Understanding conditional probability is key to determining the right maintenance and how it impacts your reliability
In part 1 of this 2 part series, “Maintenance and Reliability Maturity”, I point out that achieving the maximum value from your physical assets will require excellence in 2 main dimensions, efficiency, and effectiveness. Those are described more fully in our recent book, “Paying Your Way“. I also promised a Maintenance and Reliability Maturity Assessment tool. That tool is now available to you, our readers.
The link below will take you to a web-page that is only accessible via the link – it is not included in our website’s menus or other links. When you click on it, you will see a brief explanation of how to use it and then a series of 10 questions, 5 on efficiency, and 5 on effectiveness. In a few of them we use terms that have precise definitions, so please read those definitions (in light blue boxes) before entering your answers to the questions in the light green answer cells. (more…)
In my book, Uptime, I talk about doing a review or assessment to determine your current state as compared with your vision of some desired future state. This suggests to many that a formal assessment is needed. However, you might also notice that I removed the Appendix containing sample assessment questions. Here’s why… (more…)
Reliability Centered Maintenance is an analytical process used in decision making about how best to manage equipment and system failures, and their consequences. Much of its output comprises maintenance tasks with assigned task frequencies. Those tasks will ultimately be managed in your Computerized Maintenance Management System (CMMS) or Enterprise Asset Management Systems (EAM). You don’t need software to perform RCM analysis, but it is helpful. (more…)
Many of you may be surprised to learn that Reliability Centered Maintenance (RCM) was actually developed with cost cutting in mind! Aircraft maintenance costs were huge. For example the Douglas DC-8-32 aircraft (a four engine narrow body jet liner built from 1958 to 1967 that carried 150 passengers) required upwards of 4,000,000 man hours of maintenance work for only 20,000 hours of flying time! (more…)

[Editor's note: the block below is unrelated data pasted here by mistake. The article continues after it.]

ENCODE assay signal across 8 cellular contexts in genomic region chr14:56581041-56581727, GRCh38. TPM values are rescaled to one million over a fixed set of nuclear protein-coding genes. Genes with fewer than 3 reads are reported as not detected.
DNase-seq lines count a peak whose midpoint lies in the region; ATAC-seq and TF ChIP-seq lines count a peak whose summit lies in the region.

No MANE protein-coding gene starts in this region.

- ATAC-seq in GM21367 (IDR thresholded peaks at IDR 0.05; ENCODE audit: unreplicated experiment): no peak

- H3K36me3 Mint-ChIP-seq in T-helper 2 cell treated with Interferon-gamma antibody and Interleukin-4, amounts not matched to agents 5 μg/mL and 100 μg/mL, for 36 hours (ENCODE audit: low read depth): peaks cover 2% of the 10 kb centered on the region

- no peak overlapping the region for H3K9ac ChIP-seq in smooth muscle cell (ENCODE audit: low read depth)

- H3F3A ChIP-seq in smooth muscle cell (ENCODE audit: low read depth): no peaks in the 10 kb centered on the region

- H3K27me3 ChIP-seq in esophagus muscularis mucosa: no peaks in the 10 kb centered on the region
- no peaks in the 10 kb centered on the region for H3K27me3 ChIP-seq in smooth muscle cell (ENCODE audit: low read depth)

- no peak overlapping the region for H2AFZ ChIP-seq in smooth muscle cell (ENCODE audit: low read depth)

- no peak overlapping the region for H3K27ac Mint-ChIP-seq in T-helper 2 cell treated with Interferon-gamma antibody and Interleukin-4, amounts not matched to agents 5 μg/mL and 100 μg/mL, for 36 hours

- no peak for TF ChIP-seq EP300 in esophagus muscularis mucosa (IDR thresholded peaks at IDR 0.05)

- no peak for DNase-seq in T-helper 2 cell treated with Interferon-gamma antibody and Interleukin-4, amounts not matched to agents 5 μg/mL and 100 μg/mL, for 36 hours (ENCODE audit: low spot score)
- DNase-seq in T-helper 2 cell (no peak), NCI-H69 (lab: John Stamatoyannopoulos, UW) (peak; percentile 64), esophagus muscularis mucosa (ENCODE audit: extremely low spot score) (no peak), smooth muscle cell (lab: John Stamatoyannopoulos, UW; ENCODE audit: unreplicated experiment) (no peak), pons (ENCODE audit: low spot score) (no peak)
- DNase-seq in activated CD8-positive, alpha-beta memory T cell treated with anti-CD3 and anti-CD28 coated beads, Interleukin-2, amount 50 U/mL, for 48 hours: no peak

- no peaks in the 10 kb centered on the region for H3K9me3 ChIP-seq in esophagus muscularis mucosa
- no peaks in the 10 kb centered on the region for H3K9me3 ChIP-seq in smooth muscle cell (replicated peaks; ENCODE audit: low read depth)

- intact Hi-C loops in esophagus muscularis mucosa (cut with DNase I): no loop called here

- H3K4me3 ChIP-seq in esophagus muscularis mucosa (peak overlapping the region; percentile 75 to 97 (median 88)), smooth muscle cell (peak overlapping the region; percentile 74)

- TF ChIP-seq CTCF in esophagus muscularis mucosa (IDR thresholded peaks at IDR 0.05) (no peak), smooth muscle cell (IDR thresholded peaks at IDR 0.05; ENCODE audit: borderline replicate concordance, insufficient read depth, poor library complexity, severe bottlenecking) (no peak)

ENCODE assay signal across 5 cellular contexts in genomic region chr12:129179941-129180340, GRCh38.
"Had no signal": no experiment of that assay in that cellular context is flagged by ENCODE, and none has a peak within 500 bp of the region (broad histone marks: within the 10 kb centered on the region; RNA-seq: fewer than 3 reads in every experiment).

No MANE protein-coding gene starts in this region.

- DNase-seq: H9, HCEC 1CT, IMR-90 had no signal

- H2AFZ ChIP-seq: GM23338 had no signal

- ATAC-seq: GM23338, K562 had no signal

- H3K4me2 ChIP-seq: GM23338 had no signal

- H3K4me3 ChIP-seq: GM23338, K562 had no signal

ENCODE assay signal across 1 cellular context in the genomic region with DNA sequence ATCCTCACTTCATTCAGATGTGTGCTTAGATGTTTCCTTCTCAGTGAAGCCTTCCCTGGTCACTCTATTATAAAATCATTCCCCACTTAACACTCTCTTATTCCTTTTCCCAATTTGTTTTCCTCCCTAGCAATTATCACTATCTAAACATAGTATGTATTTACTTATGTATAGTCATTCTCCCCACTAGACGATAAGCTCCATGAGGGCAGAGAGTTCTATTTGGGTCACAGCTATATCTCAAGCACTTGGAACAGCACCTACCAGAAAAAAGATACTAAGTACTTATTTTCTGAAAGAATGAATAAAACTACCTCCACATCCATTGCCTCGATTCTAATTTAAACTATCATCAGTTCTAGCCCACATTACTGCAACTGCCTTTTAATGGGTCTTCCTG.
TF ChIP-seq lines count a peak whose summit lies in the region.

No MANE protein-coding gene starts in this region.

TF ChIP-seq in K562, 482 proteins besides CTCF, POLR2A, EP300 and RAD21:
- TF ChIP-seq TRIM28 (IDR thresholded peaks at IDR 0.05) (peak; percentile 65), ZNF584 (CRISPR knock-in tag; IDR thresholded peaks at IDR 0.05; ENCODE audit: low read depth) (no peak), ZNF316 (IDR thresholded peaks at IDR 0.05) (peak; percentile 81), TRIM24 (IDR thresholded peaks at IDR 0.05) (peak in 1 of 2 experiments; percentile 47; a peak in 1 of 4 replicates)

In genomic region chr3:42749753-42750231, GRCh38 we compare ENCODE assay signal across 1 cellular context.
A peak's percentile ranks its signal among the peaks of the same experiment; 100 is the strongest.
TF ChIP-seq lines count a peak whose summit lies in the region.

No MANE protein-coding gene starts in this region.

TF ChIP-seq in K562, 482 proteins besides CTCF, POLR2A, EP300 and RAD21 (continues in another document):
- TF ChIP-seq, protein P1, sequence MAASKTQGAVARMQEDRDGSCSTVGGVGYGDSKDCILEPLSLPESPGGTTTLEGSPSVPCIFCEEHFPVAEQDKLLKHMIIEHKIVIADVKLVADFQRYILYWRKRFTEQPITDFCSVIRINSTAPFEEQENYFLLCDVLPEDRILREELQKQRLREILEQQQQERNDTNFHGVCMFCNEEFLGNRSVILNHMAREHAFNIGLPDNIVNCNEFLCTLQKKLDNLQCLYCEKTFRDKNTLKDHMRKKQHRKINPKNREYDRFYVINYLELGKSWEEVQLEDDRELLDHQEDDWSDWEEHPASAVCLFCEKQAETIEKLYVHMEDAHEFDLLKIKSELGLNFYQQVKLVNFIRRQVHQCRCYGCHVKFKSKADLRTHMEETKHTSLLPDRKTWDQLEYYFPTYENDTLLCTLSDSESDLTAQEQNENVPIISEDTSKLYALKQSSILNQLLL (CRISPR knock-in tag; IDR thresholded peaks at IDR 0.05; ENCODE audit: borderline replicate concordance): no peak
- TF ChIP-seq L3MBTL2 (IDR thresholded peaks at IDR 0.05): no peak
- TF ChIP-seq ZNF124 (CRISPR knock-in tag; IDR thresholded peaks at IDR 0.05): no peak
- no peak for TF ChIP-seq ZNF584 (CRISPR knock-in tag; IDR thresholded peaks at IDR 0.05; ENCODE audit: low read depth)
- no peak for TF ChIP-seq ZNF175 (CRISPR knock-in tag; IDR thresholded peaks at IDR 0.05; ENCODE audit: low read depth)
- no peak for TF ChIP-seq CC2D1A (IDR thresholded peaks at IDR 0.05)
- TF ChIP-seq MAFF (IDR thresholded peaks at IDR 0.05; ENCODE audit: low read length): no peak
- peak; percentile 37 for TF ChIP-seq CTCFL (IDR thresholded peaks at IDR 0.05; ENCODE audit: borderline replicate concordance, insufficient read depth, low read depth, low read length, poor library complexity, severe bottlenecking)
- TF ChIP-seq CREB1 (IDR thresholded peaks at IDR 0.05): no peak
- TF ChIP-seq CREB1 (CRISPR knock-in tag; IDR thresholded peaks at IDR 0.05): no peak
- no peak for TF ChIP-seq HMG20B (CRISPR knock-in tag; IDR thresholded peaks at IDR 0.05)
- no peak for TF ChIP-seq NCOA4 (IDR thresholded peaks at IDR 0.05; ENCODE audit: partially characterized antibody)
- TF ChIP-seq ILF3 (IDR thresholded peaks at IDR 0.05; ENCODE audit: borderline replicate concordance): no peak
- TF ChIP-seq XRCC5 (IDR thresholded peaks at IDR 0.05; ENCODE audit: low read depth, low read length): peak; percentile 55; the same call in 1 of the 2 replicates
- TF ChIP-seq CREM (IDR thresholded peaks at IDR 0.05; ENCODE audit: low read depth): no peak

Reliability Centered Maintenance (RCM) was developed in the airline industry to be used for developing maintenance programs for new aircraft. There’s no doubting it – originally RCM was intended for new designs and arguably where the results of failure could be catastrophic, specifically the loss of life and where costs of maintaining had grown ridiculously high. (more…)
3 Minute Read. Educational institutions realize that we all learn differently and combinations of learning styles will reach most of us. Some of us learn by seeing (reading), some by doing (tactile), some by hearing (aural). Most of us have a bit of each of these and rarely only one is enough. In college and university there is reading as well as assignment and lab work. We need both, so, how do we learn once we leave the academic world?
We learn a lot from reading, but we don’t remember much of it for long. But reading alone is rarely enough to truly get that deep knowledge needed to be competent – we also need practice. (more…)
Reliability Centered Maintenance (RCM) is method for determining the most appropriate failure and consequence management strategies. It deals with your physical assets in your current operating context. The first four questions in the RCM method, are defined in standard, SAE JA-1011, “Evaluation Criteria for Reliability Centered Maintenance (RCM) Processes.” They utilize the time proven engineering method, Failure Modes and Effects Analysis (FMEA). (more…)
Reliability is a key to successful risk management in any industry. It is particularly important in electrical utilities where the service must be “always on”. Failures can result in power outages and major disruptions to many customers, some of whom are providing critical services like hospitals, banks, stock exchange computers, traffic signals, mass public transit, and so on. (more…)